In some countries, such as Nigeria, there is simply no charging infrastructure at all. In others, such as South Africa, charging stations are starting to appear. But in most African countries, there are not nearly enough charging points for electric cars to become mainstream.
Improving local manufacturing capacity
The lack of local manufacturing capacity is one of the main barriers to the wider adoption of electric cars in Africa. To increase the number of EVs on their roads, countries need to build a local market for electric cars. This requires the government to invest in R&D to create a local supply chain for EV parts and build a network of charging stations in cities. For example, the government of Tanzania is actively pursuing this strategy to promote electric cars. It is supporting the development of local charging infrastructure, including partnerships with private companies.
The government of Tanzania is also helping companies to set up R&D facilities in the country, to help local businesses to produce batteries and other EV components. This approach should help to reduce the costs of EVs and encourage more people to buy them.
The government of Rwanda is another country actively promoting electric cars. It recently built a factory that produces batteries for EVs — and plans to ramp up production to 10,000 units per year by 2020. These are significant steps that could help Rwanda to expand its fleet of EVs from a few hundred to several thousand units shortly.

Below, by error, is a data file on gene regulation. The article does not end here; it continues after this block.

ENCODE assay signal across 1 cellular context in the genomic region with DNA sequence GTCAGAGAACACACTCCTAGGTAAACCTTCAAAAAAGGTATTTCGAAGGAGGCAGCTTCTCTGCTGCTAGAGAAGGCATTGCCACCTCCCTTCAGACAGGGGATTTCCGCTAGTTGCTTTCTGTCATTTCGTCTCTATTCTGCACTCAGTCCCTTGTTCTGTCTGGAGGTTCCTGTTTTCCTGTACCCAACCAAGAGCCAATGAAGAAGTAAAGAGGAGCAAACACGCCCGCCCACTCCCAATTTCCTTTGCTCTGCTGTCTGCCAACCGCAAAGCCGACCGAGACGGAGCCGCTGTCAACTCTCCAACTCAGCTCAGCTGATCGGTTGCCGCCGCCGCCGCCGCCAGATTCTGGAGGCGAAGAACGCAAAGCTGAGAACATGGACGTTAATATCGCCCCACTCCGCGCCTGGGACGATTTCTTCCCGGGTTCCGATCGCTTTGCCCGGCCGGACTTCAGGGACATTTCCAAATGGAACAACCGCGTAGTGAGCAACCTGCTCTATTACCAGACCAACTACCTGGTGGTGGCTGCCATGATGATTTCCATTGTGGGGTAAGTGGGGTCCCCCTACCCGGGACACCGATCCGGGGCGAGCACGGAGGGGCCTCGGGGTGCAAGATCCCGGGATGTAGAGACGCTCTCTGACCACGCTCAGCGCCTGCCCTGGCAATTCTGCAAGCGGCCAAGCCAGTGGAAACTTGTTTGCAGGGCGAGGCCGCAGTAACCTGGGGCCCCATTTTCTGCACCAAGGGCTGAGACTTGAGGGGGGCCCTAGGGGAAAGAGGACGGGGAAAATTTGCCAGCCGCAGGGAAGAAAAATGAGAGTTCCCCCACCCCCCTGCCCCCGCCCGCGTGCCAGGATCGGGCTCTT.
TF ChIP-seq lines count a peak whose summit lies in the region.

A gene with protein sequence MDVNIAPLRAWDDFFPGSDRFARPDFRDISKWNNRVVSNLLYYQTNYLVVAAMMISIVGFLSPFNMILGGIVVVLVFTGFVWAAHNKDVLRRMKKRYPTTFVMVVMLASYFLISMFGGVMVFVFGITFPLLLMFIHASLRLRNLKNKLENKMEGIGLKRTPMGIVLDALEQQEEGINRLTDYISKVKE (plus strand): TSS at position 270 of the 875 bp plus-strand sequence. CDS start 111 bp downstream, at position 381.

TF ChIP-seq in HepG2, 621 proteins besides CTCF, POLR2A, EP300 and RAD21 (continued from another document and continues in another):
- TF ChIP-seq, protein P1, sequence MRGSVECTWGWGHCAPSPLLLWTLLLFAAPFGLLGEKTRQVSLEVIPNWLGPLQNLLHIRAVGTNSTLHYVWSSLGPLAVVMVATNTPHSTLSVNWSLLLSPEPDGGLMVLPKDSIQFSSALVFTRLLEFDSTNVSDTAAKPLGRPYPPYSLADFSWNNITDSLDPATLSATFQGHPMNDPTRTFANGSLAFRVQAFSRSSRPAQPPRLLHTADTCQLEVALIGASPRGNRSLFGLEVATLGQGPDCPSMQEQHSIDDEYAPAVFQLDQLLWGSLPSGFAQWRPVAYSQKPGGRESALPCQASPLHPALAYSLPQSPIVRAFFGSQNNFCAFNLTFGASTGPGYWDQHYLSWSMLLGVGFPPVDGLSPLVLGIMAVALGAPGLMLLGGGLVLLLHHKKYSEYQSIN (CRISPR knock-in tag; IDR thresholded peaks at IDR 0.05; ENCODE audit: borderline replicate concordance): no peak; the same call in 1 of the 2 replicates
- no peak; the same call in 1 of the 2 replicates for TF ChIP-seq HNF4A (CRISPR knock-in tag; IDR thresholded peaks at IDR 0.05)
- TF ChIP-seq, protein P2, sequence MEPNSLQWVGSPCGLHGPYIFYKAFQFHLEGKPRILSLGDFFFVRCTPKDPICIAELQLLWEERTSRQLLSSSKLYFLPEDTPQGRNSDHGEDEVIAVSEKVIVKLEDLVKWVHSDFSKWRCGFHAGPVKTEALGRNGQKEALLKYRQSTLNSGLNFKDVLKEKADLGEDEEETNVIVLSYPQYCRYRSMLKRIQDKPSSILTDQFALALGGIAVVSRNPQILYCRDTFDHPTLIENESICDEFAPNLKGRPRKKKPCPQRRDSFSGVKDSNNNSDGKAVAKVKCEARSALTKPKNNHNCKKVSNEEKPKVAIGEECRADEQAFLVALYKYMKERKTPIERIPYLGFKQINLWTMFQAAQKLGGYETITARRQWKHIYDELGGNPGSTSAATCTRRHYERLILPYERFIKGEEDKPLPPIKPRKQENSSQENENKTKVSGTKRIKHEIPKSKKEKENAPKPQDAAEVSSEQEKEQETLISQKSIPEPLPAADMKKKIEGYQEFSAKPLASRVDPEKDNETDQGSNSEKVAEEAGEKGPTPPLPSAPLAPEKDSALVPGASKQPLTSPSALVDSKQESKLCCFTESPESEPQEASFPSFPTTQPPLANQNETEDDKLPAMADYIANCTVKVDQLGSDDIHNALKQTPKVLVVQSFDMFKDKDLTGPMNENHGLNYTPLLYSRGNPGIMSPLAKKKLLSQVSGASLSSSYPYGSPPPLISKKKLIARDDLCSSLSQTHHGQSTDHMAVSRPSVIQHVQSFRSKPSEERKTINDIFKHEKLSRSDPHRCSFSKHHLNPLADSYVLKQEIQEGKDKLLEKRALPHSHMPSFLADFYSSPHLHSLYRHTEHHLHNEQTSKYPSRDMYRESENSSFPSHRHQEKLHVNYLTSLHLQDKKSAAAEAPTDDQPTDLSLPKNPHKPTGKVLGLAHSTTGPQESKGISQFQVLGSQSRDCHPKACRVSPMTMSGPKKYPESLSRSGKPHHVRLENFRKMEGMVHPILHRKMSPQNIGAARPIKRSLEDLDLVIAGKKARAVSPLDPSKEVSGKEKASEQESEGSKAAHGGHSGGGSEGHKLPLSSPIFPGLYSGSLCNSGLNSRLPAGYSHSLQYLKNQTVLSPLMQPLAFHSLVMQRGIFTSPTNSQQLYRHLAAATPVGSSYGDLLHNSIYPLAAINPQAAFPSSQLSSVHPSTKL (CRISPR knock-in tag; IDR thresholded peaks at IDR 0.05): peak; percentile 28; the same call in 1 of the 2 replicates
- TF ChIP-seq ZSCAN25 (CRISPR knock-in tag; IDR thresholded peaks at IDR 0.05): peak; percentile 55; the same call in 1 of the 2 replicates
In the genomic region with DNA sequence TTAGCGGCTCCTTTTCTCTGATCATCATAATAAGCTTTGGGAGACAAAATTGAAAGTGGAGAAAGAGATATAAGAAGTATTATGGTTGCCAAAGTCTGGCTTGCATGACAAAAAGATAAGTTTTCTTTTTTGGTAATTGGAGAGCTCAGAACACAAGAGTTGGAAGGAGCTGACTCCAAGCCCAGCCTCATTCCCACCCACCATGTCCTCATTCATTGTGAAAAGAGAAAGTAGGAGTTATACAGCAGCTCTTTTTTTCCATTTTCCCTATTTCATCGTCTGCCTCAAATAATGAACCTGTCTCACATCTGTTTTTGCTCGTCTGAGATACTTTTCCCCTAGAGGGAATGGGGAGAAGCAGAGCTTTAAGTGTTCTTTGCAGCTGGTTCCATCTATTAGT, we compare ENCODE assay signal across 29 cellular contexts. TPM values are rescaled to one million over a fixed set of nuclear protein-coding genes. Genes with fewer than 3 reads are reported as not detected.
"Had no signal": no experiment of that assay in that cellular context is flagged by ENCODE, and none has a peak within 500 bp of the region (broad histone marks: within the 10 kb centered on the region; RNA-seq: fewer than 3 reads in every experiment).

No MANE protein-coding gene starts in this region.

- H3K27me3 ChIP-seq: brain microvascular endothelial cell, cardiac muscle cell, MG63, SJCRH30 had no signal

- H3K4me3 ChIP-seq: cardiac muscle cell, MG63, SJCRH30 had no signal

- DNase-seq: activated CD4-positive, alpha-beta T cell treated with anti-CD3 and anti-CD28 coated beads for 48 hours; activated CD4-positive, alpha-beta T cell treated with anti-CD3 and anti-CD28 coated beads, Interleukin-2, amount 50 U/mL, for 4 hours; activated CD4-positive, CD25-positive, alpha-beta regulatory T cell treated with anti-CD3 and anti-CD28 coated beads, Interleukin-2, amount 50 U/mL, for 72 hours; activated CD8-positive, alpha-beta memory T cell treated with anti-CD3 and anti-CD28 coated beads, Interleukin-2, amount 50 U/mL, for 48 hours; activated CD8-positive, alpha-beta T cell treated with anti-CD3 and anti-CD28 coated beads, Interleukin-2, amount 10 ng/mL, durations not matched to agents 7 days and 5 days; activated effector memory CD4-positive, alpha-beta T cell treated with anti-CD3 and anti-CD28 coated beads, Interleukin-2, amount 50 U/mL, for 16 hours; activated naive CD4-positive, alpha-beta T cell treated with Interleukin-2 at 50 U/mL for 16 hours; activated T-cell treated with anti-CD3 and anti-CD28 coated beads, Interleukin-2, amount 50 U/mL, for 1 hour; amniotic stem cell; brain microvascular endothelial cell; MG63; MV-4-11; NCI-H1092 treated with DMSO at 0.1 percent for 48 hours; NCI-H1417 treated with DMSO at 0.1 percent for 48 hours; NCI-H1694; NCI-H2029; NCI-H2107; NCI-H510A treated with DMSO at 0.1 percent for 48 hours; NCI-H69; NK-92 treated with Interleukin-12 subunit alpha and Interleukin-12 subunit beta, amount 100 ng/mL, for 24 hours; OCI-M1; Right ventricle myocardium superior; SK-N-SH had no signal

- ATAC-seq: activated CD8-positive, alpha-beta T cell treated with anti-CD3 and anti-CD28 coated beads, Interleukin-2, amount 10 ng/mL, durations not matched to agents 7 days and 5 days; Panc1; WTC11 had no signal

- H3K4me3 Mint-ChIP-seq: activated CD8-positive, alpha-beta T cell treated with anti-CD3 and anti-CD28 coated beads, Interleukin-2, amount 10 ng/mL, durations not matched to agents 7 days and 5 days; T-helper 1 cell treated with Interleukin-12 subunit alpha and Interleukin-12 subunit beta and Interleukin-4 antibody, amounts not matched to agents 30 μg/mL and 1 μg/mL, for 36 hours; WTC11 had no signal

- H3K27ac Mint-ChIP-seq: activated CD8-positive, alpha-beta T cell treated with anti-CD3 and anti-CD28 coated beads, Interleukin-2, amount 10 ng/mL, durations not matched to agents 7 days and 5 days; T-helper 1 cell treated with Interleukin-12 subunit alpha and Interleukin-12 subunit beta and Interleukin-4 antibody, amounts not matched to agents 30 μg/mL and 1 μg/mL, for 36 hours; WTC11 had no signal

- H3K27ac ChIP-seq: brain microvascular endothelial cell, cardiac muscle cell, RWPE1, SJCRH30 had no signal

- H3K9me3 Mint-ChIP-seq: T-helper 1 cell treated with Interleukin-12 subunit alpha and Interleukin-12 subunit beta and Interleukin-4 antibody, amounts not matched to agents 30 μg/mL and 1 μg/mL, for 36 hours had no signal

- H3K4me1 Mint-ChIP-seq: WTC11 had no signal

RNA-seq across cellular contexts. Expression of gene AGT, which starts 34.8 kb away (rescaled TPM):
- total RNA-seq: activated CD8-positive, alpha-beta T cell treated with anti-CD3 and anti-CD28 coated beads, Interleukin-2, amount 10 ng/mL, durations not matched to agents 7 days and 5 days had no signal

It’s worth noting that similar efforts are underway in several other African countries, including Ghana, Kenya, Botswana, Morocco, and Nigeria. So, there is a good chance that we will see more electric cars on the streets of African cities in the next few years.
Another challenge to the wider adoption of electric cars in Africa is a lack of charging infrastructure. Many African countries have no or very few charging stations. This could significantly hamper the growth of the electric car market and prevent consumers from switching to cleaner modes of transport.